In the embodiment illustrated in FIGS. 1-3, the system will function by gravity flow, with the hot air outlet being disposed adjacent the upper end of the system. As such, it is not absolutely required that a means be provided for forced air circulation therethrough, however it is more readily controllable and predictable when such a circulation means is provided.
The disposition of the movable baffle 32 may be determined by trial and error, particularly through the determination of the stack temperatures following installation of the unit. Since most installations will vary with their parameters, trial and error adjustment of the movable baffle should be undertaken prior to actually fixing the baffle in position. In certain installations, particularly in those installations where either conditions in the interior vary widely, or when outdoor conditions vary widely, it may be desirable to control the position of the baffle by virtue of a variable such as wind-chill conditions or the like. The system may be, in each instance, calibrated in accordance with the external wind-chill factor, particularly when the interior conditions remain substantially constant. A predetermined positioning of the movable baffle will, in each instance, provide adequate stack temperatures for prevailing conditions, thereby preventing build-up of condensation or freezing of condensation which could otherwise occur in the stack or chimney.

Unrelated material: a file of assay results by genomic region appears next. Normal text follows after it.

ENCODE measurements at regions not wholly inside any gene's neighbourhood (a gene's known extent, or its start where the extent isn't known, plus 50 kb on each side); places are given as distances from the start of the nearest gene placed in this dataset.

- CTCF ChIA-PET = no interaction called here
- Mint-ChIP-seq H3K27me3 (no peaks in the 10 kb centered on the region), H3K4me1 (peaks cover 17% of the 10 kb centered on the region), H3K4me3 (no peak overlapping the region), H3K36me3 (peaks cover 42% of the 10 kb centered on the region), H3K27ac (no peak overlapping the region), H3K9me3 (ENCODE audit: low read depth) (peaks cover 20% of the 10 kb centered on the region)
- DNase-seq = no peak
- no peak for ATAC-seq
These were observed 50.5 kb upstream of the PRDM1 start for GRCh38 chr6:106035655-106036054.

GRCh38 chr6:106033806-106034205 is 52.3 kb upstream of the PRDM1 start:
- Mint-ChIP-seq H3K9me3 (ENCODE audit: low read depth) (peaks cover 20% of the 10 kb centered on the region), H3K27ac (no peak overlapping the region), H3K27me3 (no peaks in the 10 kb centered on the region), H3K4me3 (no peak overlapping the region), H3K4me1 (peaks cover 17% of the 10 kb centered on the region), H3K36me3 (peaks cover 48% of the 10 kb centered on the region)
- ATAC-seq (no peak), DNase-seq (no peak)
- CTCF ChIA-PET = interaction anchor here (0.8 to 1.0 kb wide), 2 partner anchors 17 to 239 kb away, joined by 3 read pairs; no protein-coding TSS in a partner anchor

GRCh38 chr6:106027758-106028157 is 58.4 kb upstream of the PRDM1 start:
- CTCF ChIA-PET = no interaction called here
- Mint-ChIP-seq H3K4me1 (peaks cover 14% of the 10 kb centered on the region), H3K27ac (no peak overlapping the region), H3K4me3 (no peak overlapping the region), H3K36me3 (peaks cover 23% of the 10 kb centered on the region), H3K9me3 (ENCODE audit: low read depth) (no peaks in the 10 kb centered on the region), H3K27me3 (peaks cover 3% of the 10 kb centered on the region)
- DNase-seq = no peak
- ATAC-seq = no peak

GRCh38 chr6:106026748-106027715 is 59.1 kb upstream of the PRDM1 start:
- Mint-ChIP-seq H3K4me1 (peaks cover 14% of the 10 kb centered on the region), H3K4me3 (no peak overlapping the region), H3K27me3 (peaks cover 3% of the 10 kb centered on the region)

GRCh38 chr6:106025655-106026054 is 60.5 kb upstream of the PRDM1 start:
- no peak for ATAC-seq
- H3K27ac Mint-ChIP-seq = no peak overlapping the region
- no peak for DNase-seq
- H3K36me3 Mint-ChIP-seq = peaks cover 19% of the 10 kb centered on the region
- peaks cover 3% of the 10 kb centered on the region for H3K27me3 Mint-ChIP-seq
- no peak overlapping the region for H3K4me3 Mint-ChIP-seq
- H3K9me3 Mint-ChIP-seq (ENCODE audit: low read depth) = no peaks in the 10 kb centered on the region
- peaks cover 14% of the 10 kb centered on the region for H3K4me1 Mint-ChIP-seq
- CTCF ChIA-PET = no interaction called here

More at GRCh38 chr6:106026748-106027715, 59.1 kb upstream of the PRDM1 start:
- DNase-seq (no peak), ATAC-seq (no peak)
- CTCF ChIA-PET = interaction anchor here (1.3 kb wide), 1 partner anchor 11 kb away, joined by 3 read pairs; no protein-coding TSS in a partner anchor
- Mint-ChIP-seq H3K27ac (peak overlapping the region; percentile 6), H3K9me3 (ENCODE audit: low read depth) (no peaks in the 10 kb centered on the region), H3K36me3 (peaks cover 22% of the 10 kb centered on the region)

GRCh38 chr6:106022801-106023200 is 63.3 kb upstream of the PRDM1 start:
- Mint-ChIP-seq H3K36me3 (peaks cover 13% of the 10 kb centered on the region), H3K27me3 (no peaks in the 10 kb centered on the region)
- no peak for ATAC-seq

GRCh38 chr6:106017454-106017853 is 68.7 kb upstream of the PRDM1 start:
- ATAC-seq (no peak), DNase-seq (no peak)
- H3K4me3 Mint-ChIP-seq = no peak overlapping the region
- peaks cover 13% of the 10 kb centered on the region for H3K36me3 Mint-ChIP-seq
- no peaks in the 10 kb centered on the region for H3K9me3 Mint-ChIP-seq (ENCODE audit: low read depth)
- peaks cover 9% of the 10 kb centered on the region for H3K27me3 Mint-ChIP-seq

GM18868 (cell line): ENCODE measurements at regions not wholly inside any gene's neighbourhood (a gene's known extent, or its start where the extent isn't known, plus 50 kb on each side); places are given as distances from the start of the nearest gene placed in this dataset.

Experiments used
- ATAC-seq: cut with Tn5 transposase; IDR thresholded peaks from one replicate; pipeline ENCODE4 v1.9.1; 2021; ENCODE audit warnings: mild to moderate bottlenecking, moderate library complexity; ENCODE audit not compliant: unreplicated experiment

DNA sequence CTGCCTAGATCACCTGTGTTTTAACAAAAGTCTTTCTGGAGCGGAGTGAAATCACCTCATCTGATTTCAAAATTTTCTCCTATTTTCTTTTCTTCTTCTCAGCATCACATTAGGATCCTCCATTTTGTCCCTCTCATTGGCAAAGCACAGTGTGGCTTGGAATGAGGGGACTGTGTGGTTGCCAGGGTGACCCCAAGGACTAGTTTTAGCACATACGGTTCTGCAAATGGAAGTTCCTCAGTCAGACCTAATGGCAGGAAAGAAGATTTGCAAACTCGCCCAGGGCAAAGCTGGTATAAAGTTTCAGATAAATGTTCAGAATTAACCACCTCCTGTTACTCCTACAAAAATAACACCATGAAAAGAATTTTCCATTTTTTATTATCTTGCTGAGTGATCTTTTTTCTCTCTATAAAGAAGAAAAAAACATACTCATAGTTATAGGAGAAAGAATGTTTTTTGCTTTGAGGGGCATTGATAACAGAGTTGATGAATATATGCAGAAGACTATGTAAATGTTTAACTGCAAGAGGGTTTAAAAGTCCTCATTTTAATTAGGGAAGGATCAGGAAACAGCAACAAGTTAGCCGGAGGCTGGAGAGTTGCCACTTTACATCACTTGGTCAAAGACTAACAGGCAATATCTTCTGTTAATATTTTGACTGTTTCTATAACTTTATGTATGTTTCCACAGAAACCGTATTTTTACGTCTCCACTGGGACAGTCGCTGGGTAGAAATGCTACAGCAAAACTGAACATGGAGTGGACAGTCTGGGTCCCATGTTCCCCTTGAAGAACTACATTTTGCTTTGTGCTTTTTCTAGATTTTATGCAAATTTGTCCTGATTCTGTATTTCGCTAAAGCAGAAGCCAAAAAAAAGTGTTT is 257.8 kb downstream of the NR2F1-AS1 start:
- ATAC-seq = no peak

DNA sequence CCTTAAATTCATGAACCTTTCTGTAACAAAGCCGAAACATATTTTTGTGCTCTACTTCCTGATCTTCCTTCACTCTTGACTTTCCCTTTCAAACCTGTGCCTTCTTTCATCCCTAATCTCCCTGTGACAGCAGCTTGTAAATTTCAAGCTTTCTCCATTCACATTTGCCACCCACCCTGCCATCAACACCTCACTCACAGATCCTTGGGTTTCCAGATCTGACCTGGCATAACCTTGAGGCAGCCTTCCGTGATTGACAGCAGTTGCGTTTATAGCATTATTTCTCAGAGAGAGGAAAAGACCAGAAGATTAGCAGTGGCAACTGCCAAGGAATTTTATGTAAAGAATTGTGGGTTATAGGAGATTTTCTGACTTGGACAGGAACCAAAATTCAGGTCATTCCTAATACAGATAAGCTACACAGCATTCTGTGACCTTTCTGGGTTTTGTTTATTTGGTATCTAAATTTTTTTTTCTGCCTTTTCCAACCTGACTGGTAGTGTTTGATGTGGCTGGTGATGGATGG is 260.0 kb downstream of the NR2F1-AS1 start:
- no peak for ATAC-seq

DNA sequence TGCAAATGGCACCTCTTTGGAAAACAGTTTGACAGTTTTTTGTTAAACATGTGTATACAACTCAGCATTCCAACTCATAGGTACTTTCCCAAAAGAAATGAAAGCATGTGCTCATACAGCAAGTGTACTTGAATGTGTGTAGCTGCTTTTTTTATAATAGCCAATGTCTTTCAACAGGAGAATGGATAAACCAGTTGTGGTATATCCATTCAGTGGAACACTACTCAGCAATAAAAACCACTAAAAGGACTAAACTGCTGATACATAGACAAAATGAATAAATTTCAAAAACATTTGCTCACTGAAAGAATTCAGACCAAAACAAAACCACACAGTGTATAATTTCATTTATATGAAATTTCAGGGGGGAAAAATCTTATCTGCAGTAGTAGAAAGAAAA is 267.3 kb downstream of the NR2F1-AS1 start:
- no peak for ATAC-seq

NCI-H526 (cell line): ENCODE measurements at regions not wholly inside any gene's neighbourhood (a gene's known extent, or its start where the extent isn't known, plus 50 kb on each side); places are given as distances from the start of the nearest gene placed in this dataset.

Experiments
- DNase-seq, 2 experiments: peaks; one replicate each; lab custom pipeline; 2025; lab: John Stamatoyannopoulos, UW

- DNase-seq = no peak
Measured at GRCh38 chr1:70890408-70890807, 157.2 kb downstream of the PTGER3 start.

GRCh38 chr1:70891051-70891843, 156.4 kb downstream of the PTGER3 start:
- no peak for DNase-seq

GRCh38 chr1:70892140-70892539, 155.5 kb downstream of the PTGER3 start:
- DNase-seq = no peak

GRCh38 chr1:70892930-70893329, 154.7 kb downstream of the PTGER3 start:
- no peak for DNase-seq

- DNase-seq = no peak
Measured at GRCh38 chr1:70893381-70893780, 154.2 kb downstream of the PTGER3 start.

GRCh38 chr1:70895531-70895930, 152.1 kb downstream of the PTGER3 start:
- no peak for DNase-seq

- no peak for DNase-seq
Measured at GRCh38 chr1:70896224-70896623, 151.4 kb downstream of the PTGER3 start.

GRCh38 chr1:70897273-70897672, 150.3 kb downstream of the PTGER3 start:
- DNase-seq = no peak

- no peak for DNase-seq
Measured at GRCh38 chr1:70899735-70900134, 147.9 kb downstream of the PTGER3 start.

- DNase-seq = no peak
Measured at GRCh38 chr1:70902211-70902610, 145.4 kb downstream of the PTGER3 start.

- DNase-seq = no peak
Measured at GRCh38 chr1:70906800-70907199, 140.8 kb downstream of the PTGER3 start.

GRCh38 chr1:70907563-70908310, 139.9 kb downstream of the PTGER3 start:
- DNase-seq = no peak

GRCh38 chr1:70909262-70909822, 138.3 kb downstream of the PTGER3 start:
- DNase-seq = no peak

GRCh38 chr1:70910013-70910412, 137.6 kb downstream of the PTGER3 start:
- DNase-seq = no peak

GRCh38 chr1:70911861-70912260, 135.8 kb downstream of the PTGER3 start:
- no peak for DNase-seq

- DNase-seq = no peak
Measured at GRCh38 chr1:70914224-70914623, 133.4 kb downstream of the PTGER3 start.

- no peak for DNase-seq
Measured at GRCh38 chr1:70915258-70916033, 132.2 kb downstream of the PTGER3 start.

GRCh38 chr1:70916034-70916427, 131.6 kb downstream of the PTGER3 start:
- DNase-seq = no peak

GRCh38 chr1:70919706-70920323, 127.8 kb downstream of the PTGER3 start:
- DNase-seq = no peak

With continued attention being directed to the embodiment illustrated in FIGS. 1-3, it will be appreciated that the outlet 16 may, in certain installations, be coupled directly to the return plenum of the existing system, thereby providing a simple and controllable way of utilizing the thermal energy in the system. It will be appreciated that outlet 16 could, in other considerations and installations, be directed to any individual room or area normally serviced by the existing furnace, the combustion zone of the furnace providing heat gases for the device.